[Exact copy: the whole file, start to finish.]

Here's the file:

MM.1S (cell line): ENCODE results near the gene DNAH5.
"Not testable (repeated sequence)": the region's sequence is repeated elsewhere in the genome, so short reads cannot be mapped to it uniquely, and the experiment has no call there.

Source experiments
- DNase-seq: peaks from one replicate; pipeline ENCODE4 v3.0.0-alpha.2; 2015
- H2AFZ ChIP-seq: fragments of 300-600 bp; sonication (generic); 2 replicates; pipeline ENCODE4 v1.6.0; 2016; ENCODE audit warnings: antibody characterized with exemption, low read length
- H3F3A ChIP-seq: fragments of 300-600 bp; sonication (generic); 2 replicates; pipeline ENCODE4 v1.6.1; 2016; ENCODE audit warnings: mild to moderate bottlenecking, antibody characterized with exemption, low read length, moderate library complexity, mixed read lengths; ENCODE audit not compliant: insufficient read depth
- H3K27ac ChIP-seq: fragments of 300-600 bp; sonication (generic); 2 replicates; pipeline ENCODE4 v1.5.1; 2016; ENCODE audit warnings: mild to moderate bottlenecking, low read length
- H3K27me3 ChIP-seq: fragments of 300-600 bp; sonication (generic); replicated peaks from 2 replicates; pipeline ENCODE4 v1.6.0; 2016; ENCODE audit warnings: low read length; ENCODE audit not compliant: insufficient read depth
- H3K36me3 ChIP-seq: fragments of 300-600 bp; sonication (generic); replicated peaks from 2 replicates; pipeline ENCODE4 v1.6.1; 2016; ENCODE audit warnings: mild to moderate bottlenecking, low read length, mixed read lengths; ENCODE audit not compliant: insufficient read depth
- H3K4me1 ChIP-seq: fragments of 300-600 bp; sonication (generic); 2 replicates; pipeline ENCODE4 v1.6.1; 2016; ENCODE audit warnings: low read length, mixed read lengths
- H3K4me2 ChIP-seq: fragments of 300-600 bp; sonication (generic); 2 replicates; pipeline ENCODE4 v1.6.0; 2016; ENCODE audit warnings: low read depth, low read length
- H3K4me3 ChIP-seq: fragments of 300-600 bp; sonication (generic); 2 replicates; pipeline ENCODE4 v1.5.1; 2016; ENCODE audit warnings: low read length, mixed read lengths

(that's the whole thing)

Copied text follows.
MM.1S (cell line): ENCODE results near the gene DNAH5.
"Not testable (repeated sequence)": the region's sequence is repeated elsewhere in the genome, so short reads cannot be mapped to it uniquely, and the experiment has no call there.

Source experiments
- DNase-seq: peaks from one replicate; pipeline ENCODE4 v3.0.0-alpha.2; 2015
- H2AFZ ChIP-seq: fragments of 300-600 bp; sonication (generic); 2 replicates; pipeline ENCODE4 v1.6.0; 2016; ENCODE audit warnings: antibody characterized with exemption, low read length
- H3F3A ChIP-seq: fragments of 300-600 bp; sonication (generic); 2 replicates; pipeline ENCODE4 v1.6.1; 2016; ENCODE audit warnings: mild to moderate bottlenecking, antibody characterized with exemption, low read length, moderate library complexity, mixed read lengths; ENCODE audit not compliant: insufficient read depth
- H3K27ac ChIP-seq: fragments of 300-600 bp; sonication (generic); 2 replicates; pipeline ENCODE4 v1.5.1; 2016; ENCODE audit warnings: mild to moderate bottlenecking, low read length
- H3K27me3 ChIP-seq: fragments of 300-600 bp; sonication (generic); replicated peaks from 2 replicates; pipeline ENCODE4 v1.6.0; 2016; ENCODE audit warnings: low read length; ENCODE audit not compliant: insufficient read depth
- H3K36me3 ChIP-seq: fragments of 300-600 bp; sonication (generic); replicated peaks from 2 replicates; pipeline ENCODE4 v1.6.1; 2016; ENCODE audit warnings: mild to moderate bottlenecking, low read length, mixed read lengths; ENCODE audit not compliant: insufficient read depth
- H3K4me1 ChIP-seq: fragments of 300-600 bp; sonication (generic); 2 replicates; pipeline ENCODE4 v1.6.1; 2016; ENCODE audit warnings: low read length, mixed read lengths
- H3K4me2 ChIP-seq: fragments of 300-600 bp; sonication (generic); 2 replicates; pipeline ENCODE4 v1.6.0; 2016; ENCODE audit warnings: low read depth, low read length
- H3K4me3 ChIP-seq: fragments of 300-600 bp; sonication (generic); 2 replicates; pipeline ENCODE4 v1.5.1; 2016; ENCODE audit warnings: low read length, mixed read lengths